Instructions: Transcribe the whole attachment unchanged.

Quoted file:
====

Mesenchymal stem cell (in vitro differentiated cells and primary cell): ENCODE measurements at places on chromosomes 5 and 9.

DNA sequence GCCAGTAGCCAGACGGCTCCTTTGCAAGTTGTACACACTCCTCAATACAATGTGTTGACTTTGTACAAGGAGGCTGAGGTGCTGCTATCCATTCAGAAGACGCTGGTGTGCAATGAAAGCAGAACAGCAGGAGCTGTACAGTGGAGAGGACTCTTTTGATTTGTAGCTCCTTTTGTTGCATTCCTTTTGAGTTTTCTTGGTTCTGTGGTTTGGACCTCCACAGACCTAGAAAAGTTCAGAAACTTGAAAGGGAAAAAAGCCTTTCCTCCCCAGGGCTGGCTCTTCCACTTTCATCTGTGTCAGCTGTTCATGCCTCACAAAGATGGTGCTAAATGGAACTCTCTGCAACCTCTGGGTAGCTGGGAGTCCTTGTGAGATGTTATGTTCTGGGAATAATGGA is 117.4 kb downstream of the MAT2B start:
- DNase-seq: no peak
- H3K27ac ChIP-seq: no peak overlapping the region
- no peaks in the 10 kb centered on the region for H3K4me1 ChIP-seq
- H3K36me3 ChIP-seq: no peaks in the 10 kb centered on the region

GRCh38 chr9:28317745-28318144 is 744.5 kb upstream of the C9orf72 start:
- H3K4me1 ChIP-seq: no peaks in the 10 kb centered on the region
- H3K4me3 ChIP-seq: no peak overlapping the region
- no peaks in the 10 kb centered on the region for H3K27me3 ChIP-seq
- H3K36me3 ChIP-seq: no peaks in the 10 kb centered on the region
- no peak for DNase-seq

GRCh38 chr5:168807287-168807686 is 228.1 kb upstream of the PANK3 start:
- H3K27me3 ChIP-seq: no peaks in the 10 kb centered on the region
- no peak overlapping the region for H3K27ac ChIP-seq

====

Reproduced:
Mesenchymal stem cell (in vitro differentiated cells and primary cell): ENCODE measurements at places on chromosomes 5 and 9.

DNA sequence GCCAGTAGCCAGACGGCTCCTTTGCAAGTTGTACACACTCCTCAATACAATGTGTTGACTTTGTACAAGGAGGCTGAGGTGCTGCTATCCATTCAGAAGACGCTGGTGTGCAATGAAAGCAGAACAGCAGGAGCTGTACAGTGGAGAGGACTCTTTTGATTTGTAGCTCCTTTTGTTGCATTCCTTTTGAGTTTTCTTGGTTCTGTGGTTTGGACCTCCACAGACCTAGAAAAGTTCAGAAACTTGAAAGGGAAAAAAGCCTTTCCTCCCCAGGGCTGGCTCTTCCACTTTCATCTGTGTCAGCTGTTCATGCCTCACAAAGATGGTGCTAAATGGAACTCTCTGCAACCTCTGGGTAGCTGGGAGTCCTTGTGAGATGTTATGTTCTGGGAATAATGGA is 117.4 kb downstream of the MAT2B start:
- DNase-seq: no peak
- H3K27ac ChIP-seq: no peak overlapping the region
- no peaks in the 10 kb centered on the region for H3K4me1 ChIP-seq
- H3K36me3 ChIP-seq: no peaks in the 10 kb centered on the region

GRCh38 chr9:28317745-28318144 is 744.5 kb upstream of the C9orf72 start:
- H3K4me1 ChIP-seq: no peaks in the 10 kb centered on the region
- H3K4me3 ChIP-seq: no peak overlapping the region
- no peaks in the 10 kb centered on the region for H3K27me3 ChIP-seq
- H3K36me3 ChIP-seq: no peaks in the 10 kb centered on the region
- no peak for DNase-seq

GRCh38 chr5:168807287-168807686 is 228.1 kb upstream of the PANK3 start:
- H3K27me3 ChIP-seq: no peaks in the 10 kb centered on the region
- no peak overlapping the region for H3K27ac ChIP-seq